Tess of the D'Urbervilles by Thomas Hardy: Introduction

Tess of the D'Urbervilles is generally regarded as Hardy's tragic masterpiece, and certainly it is his most ambitious tragic novel. It is a story of innocence and sophistication, of man and nature, and of history and its relation to the present, concentrated on the fate of a simple country girl.

Thomas Hardy

Despite certain weaknesses in its thought and plot-construction, as well as the frank treatment of sex in it, it has never ceased to appeal to readers, nor forfeited its claim to being one of the greatest of English novels. Much of the poignancy of this novel is due to its depiction of the helplessness of the condition of its central figure, Tess, in the face of Fate or Providence, which forms one of Hardy's recurring themes.

The story of the novel centers round the major character Tess Durbeyfield whose father, a farmer living in the village of Marlott in the Blackmoor Vale, grows crazy about learning from a person that he is a descendent of the ancient manorial family of the D'Urbervilles. She has to go, on the insistence of her mother and much against her will, to a lady of the newly-rich family at D'Urbervilles living in the neighborhood to claim her relationship with it and get some help from the lady. There she comes across the lady's son, Alec D'Urbervilles, and is seduced by him much against her wish. She then comes back to her home where she gives birth to a child who dies soon after.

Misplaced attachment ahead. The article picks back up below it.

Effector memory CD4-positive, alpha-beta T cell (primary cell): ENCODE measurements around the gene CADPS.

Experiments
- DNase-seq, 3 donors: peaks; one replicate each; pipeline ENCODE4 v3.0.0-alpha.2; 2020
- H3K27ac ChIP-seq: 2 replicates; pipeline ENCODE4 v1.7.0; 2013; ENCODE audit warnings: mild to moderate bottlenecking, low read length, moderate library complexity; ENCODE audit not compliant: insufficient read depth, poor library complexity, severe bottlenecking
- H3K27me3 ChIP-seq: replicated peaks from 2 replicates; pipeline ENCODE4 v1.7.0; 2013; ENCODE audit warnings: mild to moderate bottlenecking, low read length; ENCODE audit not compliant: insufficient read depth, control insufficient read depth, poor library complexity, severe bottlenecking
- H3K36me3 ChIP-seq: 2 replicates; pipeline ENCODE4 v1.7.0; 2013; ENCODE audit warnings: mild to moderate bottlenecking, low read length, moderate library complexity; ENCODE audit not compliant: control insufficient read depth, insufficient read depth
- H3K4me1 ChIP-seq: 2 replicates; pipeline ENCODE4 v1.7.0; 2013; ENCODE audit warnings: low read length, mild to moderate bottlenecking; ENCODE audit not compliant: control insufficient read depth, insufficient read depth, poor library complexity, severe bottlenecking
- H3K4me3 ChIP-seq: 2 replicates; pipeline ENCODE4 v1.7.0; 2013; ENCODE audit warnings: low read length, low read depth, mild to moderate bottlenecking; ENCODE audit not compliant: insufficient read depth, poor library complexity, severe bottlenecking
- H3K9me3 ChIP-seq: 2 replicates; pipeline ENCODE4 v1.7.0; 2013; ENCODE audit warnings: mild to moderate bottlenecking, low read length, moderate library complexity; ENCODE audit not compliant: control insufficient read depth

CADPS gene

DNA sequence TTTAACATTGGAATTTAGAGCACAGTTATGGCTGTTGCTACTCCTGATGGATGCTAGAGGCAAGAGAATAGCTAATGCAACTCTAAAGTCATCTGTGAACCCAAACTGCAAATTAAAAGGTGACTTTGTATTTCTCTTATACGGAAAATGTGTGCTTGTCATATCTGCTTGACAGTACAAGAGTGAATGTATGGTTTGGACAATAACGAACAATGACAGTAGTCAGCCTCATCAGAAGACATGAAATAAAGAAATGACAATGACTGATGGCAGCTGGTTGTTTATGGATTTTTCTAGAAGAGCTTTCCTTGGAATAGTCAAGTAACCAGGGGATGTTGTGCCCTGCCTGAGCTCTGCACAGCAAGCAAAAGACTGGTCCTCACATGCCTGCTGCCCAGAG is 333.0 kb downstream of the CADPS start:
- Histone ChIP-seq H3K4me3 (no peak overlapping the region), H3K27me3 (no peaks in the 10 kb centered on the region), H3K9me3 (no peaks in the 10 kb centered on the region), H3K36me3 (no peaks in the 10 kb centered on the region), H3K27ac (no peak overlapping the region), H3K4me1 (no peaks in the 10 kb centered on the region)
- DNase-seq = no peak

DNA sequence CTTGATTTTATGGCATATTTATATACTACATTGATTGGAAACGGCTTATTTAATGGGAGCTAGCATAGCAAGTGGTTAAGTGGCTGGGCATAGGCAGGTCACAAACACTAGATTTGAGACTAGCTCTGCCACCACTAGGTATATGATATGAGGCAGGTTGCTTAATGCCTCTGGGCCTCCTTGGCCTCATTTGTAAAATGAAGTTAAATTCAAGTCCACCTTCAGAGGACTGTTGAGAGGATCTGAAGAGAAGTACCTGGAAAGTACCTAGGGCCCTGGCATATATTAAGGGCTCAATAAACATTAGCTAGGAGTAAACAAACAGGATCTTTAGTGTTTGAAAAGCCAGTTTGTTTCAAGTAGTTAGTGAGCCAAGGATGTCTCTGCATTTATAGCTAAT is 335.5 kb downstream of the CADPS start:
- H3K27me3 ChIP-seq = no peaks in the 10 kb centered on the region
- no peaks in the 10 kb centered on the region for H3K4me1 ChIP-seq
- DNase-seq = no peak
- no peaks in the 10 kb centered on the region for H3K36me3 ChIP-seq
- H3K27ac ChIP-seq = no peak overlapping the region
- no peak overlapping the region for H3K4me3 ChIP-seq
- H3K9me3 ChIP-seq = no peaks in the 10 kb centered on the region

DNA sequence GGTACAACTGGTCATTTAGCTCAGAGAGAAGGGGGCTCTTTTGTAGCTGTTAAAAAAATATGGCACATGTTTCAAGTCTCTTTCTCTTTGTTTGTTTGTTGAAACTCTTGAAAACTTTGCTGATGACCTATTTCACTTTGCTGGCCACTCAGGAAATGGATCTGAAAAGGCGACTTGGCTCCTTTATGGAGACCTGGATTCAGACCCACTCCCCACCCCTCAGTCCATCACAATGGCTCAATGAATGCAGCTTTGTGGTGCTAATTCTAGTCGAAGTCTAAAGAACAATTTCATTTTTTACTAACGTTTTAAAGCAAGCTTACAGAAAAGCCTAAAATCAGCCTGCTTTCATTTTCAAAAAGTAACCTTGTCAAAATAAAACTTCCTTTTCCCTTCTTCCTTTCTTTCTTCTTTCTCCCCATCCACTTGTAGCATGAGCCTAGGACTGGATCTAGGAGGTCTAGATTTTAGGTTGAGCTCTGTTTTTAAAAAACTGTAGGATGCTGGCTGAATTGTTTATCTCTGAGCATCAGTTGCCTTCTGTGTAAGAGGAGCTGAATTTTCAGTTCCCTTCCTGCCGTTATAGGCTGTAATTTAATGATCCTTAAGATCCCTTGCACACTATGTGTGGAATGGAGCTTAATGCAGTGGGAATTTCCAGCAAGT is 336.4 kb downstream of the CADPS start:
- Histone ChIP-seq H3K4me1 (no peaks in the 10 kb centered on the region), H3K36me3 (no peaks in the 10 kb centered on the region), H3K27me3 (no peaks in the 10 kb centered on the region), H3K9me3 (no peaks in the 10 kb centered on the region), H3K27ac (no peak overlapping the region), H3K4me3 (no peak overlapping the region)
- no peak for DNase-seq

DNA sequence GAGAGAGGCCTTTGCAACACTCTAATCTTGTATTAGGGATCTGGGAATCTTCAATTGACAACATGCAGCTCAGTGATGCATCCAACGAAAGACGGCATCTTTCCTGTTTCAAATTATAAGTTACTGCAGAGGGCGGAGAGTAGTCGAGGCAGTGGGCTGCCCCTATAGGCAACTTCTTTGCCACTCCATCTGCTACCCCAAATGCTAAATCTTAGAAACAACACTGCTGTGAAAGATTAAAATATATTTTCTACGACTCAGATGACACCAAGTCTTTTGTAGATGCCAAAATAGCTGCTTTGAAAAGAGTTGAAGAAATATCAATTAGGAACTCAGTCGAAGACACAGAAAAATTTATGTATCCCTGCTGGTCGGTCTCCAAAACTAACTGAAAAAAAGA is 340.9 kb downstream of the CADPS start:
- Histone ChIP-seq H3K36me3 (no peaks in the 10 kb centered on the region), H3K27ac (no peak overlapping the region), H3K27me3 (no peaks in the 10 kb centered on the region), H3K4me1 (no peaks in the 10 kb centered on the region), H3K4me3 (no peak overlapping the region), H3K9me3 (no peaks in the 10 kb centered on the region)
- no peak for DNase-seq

Tess now leaves her home, and begins to work as a dairymaid at Talbothays. There she meets a clergyman, Angel Clare, who works as a farmer too to gain knowledge of farming through practical experience of it. Angel and Tess begin to love each other. Angel wants to marry Tess, but she hesitates because of what she thinks to be her sinful affair with Alec. Because of the over enthusiasm of Angel Clare, she is prevented from revealing the secret about her past to him, and Angel marries her. On the wedding night, both make confessions about their past affairs, Tess telling about her affair with Alec. On hearing her blemished story Angel Clare's dreams of an ideal girl for his wife are shattered. He abandons Tess and goes to Brazil, leaving some money to her. All this money is soon spent by her to support herself and her parents. Helpless and destitute, she works hard at the Flintcomb-Ash farm to earn a living. Getting no news about Angel, she goes once to pay a visit to his family; but confronted with adverse comments made by his brothers about her, she comes back without meeting his parents. On her way back, she meets her former seducer, Alec, who has now become a religious preacher. Unmindful of his religious vocation, Alec renews his attention to Tess, and offers to support her family. Compelled by circumstances and moved by the predicament of her shelterless parents, Tess accepts him on his own terms.

Meanwhile, Angel Clare, who feels repentant over having deserted his wife, returns from Brazil, and finds Tess having reluctantly gone back to Alec. Tess finds herself in a fix on seeing Angel come back. In utter despair and anger, she murders Alec, who has wronged her for the second time now. She goes with Angel Clare in concealment to the New Forest where they pass a week happily together. Finally, she is arrested by the police at Stonehenge, and is tried and executed for having committed the murder of Alec D'Urbervilles. And that signifies the end of the sport of the President of the Immortals with her, as well as that of the novel.

Tess of the D'Urbervilles

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